1 AIR 1963 SC 6492 Marc Galantar, Hinduism, Secularism, and the Indian Judiciary.,(University of Chicago, Committee on Southern Asian Studies,1971)3 1993 AIR 18044 MANU SC 0072 1962

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In the present article, the researcher would like to highlight the differences between the judicial

and philosophical understanding of religion and secularism. It would be done with help of

judicial pronouncements and the views given by thinkers, academicians and philosophers.

Indian Supreme Court and Secularism

In this part, the researcher would throw some light on the judgements of Indian Supreme Courts

and how the judges have expounded the terms religion and secularism. Many thinkers and

academicians have criticized the views of the judges at times and have commented that their

views have not been in accordance with the role of judiciary

The Commissioner Hindu Religious Endowments, Madras v. Sri Laxmindra Thirtha Swamiar of

Shirur Mutt5 is arguably the most authoritative and the earliest decisions outlining a test to

determine the essential aspects of a religious denomination. The court stressed that the essential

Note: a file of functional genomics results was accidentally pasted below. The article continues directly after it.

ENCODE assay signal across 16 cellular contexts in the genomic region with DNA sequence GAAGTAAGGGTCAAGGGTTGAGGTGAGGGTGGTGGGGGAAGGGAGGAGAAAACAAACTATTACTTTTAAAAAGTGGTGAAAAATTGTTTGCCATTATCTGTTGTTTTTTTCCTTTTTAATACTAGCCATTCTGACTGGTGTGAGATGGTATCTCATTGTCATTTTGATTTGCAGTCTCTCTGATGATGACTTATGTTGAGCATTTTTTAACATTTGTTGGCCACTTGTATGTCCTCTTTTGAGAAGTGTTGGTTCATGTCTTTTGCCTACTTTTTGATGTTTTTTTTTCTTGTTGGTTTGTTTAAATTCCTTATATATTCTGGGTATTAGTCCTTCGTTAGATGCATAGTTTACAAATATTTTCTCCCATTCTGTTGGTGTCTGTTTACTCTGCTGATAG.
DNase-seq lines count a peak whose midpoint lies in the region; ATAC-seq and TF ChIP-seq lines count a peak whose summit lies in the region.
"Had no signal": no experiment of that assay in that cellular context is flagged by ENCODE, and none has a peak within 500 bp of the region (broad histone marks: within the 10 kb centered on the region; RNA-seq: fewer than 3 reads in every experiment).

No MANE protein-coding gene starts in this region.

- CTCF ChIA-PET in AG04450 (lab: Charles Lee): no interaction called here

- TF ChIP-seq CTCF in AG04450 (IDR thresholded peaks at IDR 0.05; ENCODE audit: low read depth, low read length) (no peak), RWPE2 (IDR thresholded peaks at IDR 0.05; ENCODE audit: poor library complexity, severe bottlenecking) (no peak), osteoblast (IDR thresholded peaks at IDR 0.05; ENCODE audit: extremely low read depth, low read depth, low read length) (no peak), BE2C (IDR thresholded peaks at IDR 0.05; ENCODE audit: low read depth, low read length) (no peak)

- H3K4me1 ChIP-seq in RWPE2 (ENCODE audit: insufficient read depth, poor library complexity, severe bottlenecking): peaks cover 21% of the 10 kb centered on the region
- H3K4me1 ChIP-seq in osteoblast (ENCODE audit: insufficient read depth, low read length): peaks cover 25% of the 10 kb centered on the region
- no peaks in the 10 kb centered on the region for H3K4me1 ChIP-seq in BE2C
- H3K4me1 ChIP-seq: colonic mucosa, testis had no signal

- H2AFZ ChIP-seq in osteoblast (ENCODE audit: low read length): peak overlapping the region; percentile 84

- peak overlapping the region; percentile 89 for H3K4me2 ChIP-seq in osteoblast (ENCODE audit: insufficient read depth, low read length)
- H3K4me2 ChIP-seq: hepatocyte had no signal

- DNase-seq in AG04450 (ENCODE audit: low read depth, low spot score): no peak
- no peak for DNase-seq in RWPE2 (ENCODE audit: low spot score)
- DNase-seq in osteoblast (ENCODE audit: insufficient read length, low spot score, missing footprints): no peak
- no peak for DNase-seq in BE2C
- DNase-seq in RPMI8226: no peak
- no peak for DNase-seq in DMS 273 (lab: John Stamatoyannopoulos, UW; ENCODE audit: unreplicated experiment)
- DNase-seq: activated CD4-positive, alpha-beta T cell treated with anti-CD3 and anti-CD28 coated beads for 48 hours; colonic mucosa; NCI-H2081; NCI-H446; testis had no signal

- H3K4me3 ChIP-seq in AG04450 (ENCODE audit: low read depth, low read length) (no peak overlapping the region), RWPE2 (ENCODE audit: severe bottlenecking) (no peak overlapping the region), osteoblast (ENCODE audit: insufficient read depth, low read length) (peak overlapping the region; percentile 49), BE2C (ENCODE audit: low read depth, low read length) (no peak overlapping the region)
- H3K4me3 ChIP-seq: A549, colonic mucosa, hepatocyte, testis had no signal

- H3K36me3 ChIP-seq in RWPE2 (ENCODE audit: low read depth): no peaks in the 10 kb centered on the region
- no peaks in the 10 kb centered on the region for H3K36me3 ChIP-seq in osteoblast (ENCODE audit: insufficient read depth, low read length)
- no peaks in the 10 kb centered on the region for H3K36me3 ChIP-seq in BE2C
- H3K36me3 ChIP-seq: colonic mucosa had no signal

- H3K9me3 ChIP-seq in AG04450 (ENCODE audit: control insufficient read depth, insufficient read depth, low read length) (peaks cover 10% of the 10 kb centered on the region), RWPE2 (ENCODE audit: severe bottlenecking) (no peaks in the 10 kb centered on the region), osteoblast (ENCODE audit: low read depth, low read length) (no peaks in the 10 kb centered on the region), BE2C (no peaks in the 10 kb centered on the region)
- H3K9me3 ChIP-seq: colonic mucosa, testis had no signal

core of a religion was to be determined by taking into account those doctrines and practices that

a community subjectively viewed to be essential to their religion.

In Sardar Taheruddin Syedna Saheb v. State of Bombay. Ayyengar,J., explained: "Articles 25

and 26 embody the principle of religious toleration that has been the characteristic feature of

Indian civilisation from the start of history. The instances and periods when this feature was

absent being merely temporary aberrations. Besides, they serve to emphasize the secular nature

of the Indian democracy which the founding fathers considered to be the very basis of the


In M.R Balaji v. State of Mysore, court said "the noble ideal of a secular welfare state set up by

the Constitution7." In Keshvanand Bharti v. State of Kerela, Supreme Court reiterated that

secularism was a a basic feature of constitution8.

In Ziyaauddin Burhannuddin Bukhari v. Brijmohan Ram Das Mehra9, court defined the concept

of secularism in the realm of philosophy and in utilitarian terms. The court set the role of the

State to be neutral or impartial in extending its benefit to citizens of all castes and creeds and cast

5 1985 SCR (3) 8446 1996 (1) SCR 1287 43 U.S. (2How.) 1278 Ronojoy Sen, Articles of Faith:Religion,Secularism and the Indian Supreme Court.,(Oxford University Press)9 BLACK'S LAW DICTIONARY 11th ed

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a duty on the state to ensure through its laws that disabilities are not imposed based on persons

practicing or professing any particular religion.

In the year 1994, in S.R Bommai v. Union of India10,the term secularism was discussed in great

length. Court pointed out that the concept of secularism is embedded in our constitutional